Although he called it “a famous victory” and “very good” that Sony Pictures Entertainment decided to release “The Interview,” syndicated columnist Charles Krauthammer joked that “we [Americans] may actually rue the day.”
“As [Duke of] Wellington said, ‘nothing save a battle loss is quite so melancholy as a battle won.’ We won the battle and now we have to watch the movie,” Krauthammer said Tuesday to laughter on "Special Report with Bret Baier's panel.
The controversial film hasn’t been a hit among critics, but has gathered wide-spread attention after Sony was attacked by hackers, leading to major theater chains to choose not to show the movie.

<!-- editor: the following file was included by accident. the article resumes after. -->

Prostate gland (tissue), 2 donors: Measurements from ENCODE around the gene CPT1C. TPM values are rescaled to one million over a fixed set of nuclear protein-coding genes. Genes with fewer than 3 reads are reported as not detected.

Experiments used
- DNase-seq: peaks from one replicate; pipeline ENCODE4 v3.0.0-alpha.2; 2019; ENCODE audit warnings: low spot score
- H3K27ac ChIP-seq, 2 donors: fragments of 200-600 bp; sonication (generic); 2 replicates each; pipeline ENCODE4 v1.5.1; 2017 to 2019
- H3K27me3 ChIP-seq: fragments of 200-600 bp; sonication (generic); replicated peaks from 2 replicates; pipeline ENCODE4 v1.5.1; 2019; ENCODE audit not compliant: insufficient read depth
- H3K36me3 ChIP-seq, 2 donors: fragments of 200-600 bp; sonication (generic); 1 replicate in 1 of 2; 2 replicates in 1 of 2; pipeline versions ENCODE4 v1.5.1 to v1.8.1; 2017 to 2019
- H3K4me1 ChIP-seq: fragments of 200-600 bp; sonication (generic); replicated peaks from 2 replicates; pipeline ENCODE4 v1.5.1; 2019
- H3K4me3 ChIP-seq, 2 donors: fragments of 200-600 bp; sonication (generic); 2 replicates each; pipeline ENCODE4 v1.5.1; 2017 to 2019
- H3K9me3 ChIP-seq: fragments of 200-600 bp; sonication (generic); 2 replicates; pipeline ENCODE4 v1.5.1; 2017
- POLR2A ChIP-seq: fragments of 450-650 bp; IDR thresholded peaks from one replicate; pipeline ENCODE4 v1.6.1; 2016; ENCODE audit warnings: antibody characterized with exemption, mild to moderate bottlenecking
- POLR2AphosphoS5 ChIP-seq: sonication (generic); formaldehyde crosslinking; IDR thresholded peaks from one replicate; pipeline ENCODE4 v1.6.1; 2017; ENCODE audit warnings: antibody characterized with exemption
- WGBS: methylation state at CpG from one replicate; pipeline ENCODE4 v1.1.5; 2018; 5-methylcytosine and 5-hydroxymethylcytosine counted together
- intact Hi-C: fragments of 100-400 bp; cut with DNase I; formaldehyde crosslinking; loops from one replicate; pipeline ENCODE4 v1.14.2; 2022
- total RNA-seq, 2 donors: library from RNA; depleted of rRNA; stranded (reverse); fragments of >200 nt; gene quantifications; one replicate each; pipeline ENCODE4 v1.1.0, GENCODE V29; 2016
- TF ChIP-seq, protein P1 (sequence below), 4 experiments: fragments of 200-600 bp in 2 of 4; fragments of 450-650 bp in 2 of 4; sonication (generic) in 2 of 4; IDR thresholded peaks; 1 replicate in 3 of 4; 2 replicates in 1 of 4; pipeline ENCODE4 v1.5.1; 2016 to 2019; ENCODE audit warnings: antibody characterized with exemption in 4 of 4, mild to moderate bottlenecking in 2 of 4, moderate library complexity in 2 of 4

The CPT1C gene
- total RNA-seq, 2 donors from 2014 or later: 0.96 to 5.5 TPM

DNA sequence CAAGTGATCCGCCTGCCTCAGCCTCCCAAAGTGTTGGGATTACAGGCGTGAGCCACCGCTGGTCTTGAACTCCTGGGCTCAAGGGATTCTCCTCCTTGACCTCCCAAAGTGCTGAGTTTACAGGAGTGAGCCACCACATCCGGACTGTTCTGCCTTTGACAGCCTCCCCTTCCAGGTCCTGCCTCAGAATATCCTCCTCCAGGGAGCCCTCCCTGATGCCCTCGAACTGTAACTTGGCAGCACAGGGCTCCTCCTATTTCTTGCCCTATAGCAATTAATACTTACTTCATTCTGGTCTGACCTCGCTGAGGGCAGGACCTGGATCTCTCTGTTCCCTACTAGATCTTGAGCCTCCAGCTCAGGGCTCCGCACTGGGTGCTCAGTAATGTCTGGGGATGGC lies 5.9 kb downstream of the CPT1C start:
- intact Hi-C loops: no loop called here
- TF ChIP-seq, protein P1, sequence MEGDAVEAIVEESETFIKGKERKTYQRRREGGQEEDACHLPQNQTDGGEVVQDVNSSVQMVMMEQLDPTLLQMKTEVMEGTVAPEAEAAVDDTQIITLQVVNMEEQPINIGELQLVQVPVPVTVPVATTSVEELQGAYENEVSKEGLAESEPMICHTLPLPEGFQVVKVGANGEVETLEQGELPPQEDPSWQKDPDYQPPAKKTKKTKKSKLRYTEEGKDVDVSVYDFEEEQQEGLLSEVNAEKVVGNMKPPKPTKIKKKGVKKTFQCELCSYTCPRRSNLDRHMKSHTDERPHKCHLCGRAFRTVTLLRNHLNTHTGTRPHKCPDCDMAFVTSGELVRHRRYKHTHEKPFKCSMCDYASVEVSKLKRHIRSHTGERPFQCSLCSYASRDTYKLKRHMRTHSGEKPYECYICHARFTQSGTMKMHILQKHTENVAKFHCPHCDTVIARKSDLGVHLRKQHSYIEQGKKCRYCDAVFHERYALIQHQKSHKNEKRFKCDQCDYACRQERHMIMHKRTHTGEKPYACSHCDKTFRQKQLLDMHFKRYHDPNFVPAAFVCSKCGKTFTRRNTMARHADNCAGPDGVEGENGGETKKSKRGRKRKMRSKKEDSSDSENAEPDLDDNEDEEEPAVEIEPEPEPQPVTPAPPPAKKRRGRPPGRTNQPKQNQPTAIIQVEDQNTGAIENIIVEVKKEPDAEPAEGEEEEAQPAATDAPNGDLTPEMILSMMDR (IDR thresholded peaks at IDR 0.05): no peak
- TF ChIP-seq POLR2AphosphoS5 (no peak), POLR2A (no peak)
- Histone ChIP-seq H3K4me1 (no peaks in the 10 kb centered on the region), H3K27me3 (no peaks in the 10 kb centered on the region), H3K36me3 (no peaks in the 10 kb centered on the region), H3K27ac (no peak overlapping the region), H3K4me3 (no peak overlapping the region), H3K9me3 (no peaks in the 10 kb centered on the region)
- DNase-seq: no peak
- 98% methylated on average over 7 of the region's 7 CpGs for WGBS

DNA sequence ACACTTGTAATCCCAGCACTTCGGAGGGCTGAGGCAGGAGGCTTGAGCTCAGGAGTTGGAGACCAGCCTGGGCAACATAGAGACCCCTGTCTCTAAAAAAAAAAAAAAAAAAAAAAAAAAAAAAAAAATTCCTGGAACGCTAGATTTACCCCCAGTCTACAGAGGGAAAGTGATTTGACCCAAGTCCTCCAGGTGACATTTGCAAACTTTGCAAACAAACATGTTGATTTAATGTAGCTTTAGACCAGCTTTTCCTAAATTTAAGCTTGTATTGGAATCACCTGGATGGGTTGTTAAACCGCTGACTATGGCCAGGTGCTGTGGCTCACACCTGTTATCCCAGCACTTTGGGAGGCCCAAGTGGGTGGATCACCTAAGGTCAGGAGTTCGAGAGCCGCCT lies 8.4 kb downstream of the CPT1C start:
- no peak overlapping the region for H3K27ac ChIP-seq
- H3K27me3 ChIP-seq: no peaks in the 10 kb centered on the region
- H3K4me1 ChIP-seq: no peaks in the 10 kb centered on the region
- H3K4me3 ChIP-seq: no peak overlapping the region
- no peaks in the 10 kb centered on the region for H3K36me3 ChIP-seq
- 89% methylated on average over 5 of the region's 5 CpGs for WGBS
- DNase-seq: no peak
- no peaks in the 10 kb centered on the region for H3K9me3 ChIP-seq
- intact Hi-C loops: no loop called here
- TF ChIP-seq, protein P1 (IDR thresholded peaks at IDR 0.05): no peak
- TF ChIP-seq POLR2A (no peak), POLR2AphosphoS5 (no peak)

However, the studio announced Tuesday the controversial film would open in limited release at selected theatres Christmas Day.
The plot of the comedy centers on the assassination of North Korean leader Kim Jong Un, leading to widespread speculation that the country was responsible for the attack. Late last week, the FBI publicly blamed North Korea in the incident, though Pyongyang has denied involvement.
“I’m not sure we’re gonna like what we see and if this is going to be the great cultural export that stands for American liberty,” Krauthammer said. “I wish we had done a bit better, but nonetheless I will agree it is Christmas, so let’s celebrate a victory for free speech.”